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Setting up Win XP Home Edit with multi user accounts

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Anonymous
August 13, 2005 4:35:02 PM

Archived from groups: microsoft.public.windowsxp.help_and_support (More info?)

I just installed Win XP (home verison) on my new Dell and created multiple
user accounts for me, wife, and kids. When I logon, I get all of the MS
Office programs, but when they logon, they don't see them.

How can I configure their user accounts to also have access to MS Office
programs without having to re-install Office for each user?
Anonymous
August 13, 2005 6:45:22 PM

Archived from groups: microsoft.public.windowsxp.help_and_support (More info?)

Nascent wrote:
> I just installed Win XP (home verison) on my new Dell and created
> multiple user accounts for me, wife, and kids. When I logon, I get
> all of the MS Office programs, but when they logon, they don't see
> them.
>
> How can I configure their user accounts to also have access to MS
> Office programs without having to re-install Office for each user?

Copying the icons to their start menu or - easier yet - to the All Users
start menu.
(Desktop too.)

HOW TO: Create and Configure User Accounts in Windows XP
http://support.microsoft.com/kb/279783

HOW TO: Set, View, Change, or Remove Special Permissions for Files and
Folders in Windows XP
http://support.microsoft.com/kb/308419

Doug's Windows XP Security Console
http://www.dougknox.com/xp/utils/xp_securityconsole.htm

Windows XP is a multi-user OS, even when used by one person only, the
fundamentals don't change.

Documents and Settings is the directory that contains your user
information/documents/etc. It also contains a few extra directories used by
Windows.

One is "Default User" - This is used whenever a new account is created. It
bases the initial setup of that account off this directory.

Another is "All Users" - This is used by.. all users. If you want something
to appear on the desktop of every user of the machine, you put it on this
users desktop (in the desktop folder.) Etc.

You may also see "Administrator" - depending on your setup, this is the
original administrator user and if you know that account's password, you
should leave him alone and use him only in an emergency.

You could also (if you have it where you can see ALL files) see
"LocalService" and "NetworkService" folders. These are service accounts,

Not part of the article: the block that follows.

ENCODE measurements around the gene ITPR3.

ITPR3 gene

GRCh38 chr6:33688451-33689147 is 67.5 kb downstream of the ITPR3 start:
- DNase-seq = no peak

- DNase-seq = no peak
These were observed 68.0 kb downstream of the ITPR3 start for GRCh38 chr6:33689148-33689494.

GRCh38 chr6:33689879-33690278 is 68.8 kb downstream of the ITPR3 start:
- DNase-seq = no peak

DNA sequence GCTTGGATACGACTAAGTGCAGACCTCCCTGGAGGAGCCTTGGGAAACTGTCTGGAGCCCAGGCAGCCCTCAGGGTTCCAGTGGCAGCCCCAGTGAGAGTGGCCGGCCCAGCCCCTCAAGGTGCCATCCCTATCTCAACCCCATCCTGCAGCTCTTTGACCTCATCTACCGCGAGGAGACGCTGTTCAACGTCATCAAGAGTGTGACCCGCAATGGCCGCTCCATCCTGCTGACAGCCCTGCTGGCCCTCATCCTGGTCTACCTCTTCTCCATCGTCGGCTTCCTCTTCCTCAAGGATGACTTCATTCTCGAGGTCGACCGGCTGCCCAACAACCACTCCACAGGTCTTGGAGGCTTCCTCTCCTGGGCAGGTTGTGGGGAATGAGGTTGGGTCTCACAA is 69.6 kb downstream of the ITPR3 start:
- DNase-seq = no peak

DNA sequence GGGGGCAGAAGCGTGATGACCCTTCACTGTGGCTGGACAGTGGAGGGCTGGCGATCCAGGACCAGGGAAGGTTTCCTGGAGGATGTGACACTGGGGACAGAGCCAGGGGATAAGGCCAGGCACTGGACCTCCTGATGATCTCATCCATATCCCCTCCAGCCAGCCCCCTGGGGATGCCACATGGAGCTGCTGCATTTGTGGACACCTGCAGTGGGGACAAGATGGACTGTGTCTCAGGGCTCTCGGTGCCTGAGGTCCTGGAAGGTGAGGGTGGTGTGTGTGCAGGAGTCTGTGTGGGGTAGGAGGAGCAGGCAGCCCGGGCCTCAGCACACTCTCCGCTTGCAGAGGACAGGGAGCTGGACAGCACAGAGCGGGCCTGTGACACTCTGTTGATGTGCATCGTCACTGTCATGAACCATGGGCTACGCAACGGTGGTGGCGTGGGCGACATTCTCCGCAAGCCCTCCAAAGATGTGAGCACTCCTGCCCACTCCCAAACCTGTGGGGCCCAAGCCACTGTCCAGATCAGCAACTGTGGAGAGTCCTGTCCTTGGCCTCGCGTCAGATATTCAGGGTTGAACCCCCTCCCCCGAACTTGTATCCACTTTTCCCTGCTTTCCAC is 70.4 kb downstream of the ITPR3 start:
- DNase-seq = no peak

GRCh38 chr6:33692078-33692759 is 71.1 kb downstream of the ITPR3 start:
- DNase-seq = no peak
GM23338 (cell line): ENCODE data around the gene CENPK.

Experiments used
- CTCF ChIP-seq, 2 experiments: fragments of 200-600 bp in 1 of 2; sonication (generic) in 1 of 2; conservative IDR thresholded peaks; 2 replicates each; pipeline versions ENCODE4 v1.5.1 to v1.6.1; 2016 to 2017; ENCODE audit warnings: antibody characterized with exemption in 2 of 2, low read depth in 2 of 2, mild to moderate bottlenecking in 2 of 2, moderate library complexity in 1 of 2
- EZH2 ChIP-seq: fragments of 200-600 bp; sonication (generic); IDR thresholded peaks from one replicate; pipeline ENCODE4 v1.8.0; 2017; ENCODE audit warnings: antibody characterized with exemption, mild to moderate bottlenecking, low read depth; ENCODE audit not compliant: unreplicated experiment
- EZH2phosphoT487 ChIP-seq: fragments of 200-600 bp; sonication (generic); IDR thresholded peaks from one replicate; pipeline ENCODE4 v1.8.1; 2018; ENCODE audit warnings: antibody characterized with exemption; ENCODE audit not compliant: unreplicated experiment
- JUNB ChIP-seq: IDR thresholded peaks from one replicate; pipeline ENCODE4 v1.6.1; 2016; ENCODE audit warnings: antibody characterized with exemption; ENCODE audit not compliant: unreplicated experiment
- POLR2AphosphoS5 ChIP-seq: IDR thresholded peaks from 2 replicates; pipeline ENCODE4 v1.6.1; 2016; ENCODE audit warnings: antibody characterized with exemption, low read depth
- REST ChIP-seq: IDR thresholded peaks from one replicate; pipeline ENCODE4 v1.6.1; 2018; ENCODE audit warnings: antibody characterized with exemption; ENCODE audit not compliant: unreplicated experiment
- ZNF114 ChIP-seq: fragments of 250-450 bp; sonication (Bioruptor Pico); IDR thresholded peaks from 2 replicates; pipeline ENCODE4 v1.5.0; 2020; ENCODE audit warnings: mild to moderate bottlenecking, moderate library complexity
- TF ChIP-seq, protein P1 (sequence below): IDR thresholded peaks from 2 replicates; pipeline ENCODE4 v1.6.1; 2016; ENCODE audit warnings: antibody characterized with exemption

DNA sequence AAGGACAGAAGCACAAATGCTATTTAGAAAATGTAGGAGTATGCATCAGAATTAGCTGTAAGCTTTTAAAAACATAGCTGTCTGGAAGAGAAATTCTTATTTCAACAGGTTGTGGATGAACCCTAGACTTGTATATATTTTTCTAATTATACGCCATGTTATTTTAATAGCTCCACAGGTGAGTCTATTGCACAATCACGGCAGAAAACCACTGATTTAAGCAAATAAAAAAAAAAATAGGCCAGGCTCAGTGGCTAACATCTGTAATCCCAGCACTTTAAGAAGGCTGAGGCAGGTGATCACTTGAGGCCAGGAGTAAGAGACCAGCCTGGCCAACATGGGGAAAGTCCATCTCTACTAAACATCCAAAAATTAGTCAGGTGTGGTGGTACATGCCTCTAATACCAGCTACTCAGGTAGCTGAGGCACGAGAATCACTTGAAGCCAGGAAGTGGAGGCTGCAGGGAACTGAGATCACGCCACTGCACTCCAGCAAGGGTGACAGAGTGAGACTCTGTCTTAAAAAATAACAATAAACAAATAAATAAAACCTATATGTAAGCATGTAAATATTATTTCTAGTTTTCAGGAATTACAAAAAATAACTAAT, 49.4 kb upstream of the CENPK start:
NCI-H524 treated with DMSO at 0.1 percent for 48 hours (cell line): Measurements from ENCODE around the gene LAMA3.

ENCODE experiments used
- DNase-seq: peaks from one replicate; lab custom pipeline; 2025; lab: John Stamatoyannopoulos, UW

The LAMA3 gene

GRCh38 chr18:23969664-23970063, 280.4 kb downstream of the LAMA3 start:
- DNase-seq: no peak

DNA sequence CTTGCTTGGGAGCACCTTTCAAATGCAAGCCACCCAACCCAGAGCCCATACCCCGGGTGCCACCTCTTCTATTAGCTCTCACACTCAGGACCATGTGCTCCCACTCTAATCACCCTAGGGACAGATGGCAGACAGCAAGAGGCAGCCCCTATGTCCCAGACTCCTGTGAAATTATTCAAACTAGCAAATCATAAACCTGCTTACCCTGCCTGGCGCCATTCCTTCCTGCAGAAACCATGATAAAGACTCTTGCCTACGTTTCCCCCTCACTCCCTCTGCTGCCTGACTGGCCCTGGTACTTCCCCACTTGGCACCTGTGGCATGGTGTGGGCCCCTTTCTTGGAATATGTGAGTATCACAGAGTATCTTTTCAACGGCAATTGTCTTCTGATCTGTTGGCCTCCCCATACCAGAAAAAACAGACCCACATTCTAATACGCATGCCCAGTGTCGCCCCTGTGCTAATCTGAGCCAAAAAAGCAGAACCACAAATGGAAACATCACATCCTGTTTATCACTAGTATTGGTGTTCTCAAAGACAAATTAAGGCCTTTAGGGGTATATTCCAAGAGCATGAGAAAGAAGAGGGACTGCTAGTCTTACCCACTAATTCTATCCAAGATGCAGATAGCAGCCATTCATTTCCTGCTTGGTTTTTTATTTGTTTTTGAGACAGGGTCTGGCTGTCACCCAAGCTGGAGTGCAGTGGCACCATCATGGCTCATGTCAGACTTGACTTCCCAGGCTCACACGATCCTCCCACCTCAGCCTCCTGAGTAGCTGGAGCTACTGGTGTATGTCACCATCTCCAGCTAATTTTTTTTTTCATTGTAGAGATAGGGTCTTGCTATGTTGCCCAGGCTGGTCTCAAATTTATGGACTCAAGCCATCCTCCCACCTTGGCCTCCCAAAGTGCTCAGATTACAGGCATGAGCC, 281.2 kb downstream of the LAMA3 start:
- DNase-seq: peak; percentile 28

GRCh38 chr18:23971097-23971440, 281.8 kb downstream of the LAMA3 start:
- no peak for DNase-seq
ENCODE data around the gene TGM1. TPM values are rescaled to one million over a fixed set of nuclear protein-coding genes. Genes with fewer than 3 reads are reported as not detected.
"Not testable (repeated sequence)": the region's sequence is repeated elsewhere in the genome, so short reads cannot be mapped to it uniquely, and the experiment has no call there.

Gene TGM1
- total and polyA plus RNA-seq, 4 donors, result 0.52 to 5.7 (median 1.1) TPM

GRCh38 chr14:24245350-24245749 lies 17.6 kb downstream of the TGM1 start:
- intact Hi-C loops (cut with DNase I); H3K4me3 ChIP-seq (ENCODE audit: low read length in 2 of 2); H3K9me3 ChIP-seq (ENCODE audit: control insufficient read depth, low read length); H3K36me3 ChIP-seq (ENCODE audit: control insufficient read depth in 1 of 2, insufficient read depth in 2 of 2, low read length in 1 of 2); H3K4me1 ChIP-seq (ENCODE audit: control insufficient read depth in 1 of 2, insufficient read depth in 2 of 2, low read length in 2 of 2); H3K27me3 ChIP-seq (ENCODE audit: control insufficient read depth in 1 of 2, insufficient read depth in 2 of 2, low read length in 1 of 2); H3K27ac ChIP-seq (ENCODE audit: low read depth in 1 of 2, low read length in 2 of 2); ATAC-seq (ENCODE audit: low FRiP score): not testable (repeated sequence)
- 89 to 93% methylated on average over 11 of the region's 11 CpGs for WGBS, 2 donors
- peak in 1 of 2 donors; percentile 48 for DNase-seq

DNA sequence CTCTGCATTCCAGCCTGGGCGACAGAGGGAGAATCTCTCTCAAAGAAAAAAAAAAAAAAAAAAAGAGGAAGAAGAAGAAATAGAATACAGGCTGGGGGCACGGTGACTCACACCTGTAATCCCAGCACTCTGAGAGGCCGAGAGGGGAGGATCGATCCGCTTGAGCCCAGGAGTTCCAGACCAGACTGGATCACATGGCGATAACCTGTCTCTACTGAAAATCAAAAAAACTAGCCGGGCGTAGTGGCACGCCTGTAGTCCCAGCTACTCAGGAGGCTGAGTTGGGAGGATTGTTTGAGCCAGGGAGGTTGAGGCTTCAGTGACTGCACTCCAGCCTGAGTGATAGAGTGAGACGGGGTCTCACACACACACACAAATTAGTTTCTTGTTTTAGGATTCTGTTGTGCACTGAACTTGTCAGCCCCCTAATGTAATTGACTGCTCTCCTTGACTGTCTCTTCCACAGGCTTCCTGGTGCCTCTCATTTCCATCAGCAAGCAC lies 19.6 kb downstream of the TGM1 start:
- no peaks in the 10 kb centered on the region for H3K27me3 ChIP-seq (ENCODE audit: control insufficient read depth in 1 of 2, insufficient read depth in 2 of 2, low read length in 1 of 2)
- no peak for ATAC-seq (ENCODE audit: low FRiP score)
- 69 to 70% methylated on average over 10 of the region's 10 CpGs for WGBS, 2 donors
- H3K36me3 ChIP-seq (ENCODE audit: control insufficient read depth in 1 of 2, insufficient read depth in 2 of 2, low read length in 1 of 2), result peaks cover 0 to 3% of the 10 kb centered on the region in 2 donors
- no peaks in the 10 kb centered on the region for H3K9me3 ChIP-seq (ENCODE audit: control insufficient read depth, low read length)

normally unused by the standard user.

--
Shenan Stanley
MS-MVP
--
How To Ask Questions The Smart Way
http://www.catb.org/~esr/faqs/smart-questions.html
Anonymous
August 13, 2005 6:45:23 PM

Archived from groups: microsoft.public.windowsxp.help_and_support (More info?)

Thanks for the very quick response and for the assitance!

"Shenan Stanley" wrote:

> Nascent wrote:
> > I just installed Win XP (home verison) on my new Dell and created
> > multiple user accounts for me, wife, and kids. When I logon, I get
> > all of the MS Office programs, but when they logon, they don't see
> > them.
> >
> > How can I configure their user accounts to also have access to MS
> > Office programs without having to re-install Office for each user?
>
> Copying the icons to their start menu or - easier yet - to the All Users
> start menu.
> (Desktop too.)
>
> HOW TO: Create and Configure User Accounts in Windows XP
> http://support.microsoft.com/kb/279783
>
> HOW TO: Set, View, Change, or Remove Special Permissions for Files and
> Folders in Windows XP
> http://support.microsoft.com/kb/308419
>
> Doug's Windows XP Security Console
> http://www.dougknox.com/xp/utils/xp_securityconsole.htm
>
> Windows XP is a multi-user OS, even when used by one person only, the
> fundamentals don't change.
>
> Documents and Settings is the directory that contains your user
> information/documents/etc. It also contains a few extra directories used by
> Windows.
>
> One is "Default User" - This is used whenever a new account is created. It
> bases the initial setup of that account off this directory.
>
> Another is "All Users" - This is used by.. all users. If you want something
> to appear on the desktop of every user of the machine, you put it on this
> users desktop (in the desktop folder.) Etc.
>
> You may also see "Administrator" - depending on your setup, this is the
> original administrator user and if you know that account's password, you
> should leave him alone and use him only in an emergency.
>
> You could also (if you have it where you can see ALL files) see
> "LocalService" and "NetworkService" folders. These are service accounts,
> normally unused by the standard user.
>
> --
> Shenan Stanley
> MS-MVP
> --
> How To Ask Questions The Smart Way
> http://www.catb.org/~esr/faqs/smart-questions.html
>
>
>
!